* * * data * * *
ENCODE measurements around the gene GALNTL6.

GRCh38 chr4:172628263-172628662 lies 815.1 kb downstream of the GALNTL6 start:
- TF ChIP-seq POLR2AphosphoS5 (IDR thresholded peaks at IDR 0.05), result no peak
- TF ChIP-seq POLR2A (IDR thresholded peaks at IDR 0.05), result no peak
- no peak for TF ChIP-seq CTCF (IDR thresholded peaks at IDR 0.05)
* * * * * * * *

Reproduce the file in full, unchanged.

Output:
ENCODE measurements around the gene GALNTL6.

GRCh38 chr4:172628263-172628662 lies 815.1 kb downstream of the GALNTL6 start:
- TF ChIP-seq POLR2AphosphoS5 (IDR thresholded peaks at IDR 0.05), result no peak
- TF ChIP-seq POLR2A (IDR thresholded peaks at IDR 0.05), result no peak
- no peak for TF ChIP-seq CTCF (IDR thresholded peaks at IDR 0.05)